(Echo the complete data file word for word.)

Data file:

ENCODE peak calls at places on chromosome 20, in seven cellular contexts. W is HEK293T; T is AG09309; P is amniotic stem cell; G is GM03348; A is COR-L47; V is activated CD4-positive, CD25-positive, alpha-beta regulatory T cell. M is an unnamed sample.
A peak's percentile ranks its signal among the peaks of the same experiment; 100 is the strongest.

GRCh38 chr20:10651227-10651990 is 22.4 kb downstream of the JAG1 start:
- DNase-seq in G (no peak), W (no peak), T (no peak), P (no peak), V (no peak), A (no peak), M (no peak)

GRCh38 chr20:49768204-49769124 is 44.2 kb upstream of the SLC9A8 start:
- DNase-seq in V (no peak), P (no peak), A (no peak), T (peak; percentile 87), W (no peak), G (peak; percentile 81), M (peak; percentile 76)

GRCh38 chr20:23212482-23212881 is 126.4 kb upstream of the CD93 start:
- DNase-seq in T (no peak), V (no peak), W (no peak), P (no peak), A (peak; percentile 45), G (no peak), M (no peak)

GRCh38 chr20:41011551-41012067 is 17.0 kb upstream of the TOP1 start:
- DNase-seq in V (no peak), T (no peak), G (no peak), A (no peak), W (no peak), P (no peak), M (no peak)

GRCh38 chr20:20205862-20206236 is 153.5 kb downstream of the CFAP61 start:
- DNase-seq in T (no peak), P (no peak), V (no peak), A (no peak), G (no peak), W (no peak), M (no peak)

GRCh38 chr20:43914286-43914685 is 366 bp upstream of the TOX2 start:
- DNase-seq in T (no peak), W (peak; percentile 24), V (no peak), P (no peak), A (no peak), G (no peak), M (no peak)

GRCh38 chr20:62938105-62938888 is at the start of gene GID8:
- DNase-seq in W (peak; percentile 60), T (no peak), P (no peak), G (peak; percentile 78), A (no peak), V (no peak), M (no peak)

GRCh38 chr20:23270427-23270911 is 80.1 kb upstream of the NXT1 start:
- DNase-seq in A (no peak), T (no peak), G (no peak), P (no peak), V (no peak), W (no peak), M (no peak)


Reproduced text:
ENCODE peak calls at places on chromosome 20, in seven cellular contexts. W is HEK293T; T is AG09309; P is amniotic stem cell; G is GM03348; A is COR-L47; V is activated CD4-positive, CD25-positive, alpha-beta regulatory T cell. M is an unnamed sample.
A peak's percentile ranks its signal among the peaks of the same experiment; 100 is the strongest.

GRCh38 chr20:10651227-10651990 is 22.4 kb downstream of the JAG1 start:
- DNase-seq in G (no peak), W (no peak), T (no peak), P (no peak), V (no peak), A (no peak), M (no peak)

GRCh38 chr20:49768204-49769124 is 44.2 kb upstream of the SLC9A8 start:
- DNase-seq in V (no peak), P (no peak), A (no peak), T (peak; percentile 87), W (no peak), G (peak; percentile 81), M (peak; percentile 76)

GRCh38 chr20:23212482-23212881 is 126.4 kb upstream of the CD93 start:
- DNase-seq in T (no peak), V (no peak), W (no peak), P (no peak), A (peak; percentile 45), G (no peak), M (no peak)

GRCh38 chr20:41011551-41012067 is 17.0 kb upstream of the TOP1 start:
- DNase-seq in V (no peak), T (no peak), G (no peak), A (no peak), W (no peak), P (no peak), M (no peak)

GRCh38 chr20:20205862-20206236 is 153.5 kb downstream of the CFAP61 start:
- DNase-seq in T (no peak), P (no peak), V (no peak), A (no peak), G (no peak), W (no peak), M (no peak)

GRCh38 chr20:43914286-43914685 is 366 bp upstream of the TOX2 start:
- DNase-seq in T (no peak), W (peak; percentile 24), V (no peak), P (no peak), A (no peak), G (no peak), M (no peak)

GRCh38 chr20:62938105-62938888 is at the start of gene GID8:
- DNase-seq in W (peak; percentile 60), T (no peak), P (no peak), G (peak; percentile 78), A (no peak), V (no peak), M (no peak)

GRCh38 chr20:23270427-23270911 is 80.1 kb upstream of the NXT1 start:
- DNase-seq in A (no peak), T (no peak), G (no peak), P (no peak), V (no peak), W (no peak), M (no peak)